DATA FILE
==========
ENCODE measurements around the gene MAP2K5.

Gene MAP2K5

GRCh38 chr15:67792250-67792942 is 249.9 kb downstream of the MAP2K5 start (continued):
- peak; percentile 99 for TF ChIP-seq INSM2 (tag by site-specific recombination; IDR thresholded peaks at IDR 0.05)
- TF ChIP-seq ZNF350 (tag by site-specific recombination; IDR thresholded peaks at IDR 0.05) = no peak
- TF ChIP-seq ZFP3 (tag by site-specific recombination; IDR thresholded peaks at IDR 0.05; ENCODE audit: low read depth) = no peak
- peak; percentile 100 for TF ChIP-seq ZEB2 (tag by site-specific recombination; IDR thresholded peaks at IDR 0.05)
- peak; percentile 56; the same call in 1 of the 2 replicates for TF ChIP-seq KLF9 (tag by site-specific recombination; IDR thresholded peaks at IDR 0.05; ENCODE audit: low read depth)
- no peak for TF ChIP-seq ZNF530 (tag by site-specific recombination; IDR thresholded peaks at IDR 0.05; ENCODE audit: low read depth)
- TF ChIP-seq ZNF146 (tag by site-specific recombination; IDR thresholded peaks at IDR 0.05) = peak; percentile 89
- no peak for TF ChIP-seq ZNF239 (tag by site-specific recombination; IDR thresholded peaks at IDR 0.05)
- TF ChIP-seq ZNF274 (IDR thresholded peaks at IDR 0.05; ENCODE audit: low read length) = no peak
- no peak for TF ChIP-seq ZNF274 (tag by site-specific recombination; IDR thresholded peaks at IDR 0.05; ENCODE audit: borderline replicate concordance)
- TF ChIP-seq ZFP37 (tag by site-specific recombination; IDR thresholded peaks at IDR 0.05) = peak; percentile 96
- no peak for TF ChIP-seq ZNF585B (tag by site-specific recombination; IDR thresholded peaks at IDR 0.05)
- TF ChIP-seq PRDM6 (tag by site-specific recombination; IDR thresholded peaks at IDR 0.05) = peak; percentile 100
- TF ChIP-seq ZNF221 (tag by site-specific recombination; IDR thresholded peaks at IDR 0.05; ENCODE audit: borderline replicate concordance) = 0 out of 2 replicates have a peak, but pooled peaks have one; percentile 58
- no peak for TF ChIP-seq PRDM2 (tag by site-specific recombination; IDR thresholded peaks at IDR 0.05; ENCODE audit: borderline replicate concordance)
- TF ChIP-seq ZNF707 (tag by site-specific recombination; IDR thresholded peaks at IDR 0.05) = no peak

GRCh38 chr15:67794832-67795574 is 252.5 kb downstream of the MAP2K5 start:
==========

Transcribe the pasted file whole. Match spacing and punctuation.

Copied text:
ENCODE measurements around the gene MAP2K5.

Gene MAP2K5

GRCh38 chr15:67792250-67792942 is 249.9 kb downstream of the MAP2K5 start (continued):
- peak; percentile 99 for TF ChIP-seq INSM2 (tag by site-specific recombination; IDR thresholded peaks at IDR 0.05)
- TF ChIP-seq ZNF350 (tag by site-specific recombination; IDR thresholded peaks at IDR 0.05) = no peak
- TF ChIP-seq ZFP3 (tag by site-specific recombination; IDR thresholded peaks at IDR 0.05; ENCODE audit: low read depth) = no peak
- peak; percentile 100 for TF ChIP-seq ZEB2 (tag by site-specific recombination; IDR thresholded peaks at IDR 0.05)
- peak; percentile 56; the same call in 1 of the 2 replicates for TF ChIP-seq KLF9 (tag by site-specific recombination; IDR thresholded peaks at IDR 0.05; ENCODE audit: low read depth)
- no peak for TF ChIP-seq ZNF530 (tag by site-specific recombination; IDR thresholded peaks at IDR 0.05; ENCODE audit: low read depth)
- TF ChIP-seq ZNF146 (tag by site-specific recombination; IDR thresholded peaks at IDR 0.05) = peak; percentile 89
- no peak for TF ChIP-seq ZNF239 (tag by site-specific recombination; IDR thresholded peaks at IDR 0.05)
- TF ChIP-seq ZNF274 (IDR thresholded peaks at IDR 0.05; ENCODE audit: low read length) = no peak
- no peak for TF ChIP-seq ZNF274 (tag by site-specific recombination; IDR thresholded peaks at IDR 0.05; ENCODE audit: borderline replicate concordance)
- TF ChIP-seq ZFP37 (tag by site-specific recombination; IDR thresholded peaks at IDR 0.05) = peak; percentile 96
- no peak for TF ChIP-seq ZNF585B (tag by site-specific recombination; IDR thresholded peaks at IDR 0.05)
- TF ChIP-seq PRDM6 (tag by site-specific recombination; IDR thresholded peaks at IDR 0.05) = peak; percentile 100
- TF ChIP-seq ZNF221 (tag by site-specific recombination; IDR thresholded peaks at IDR 0.05; ENCODE audit: borderline replicate concordance) = 0 out of 2 replicates have a peak, but pooled peaks have one; percentile 58
- no peak for TF ChIP-seq PRDM2 (tag by site-specific recombination; IDR thresholded peaks at IDR 0.05; ENCODE audit: borderline replicate concordance)
- TF ChIP-seq ZNF707 (tag by site-specific recombination; IDR thresholded peaks at IDR 0.05) = no peak

GRCh38 chr15:67794832-67795574 is 252.5 kb downstream of the MAP2K5 start: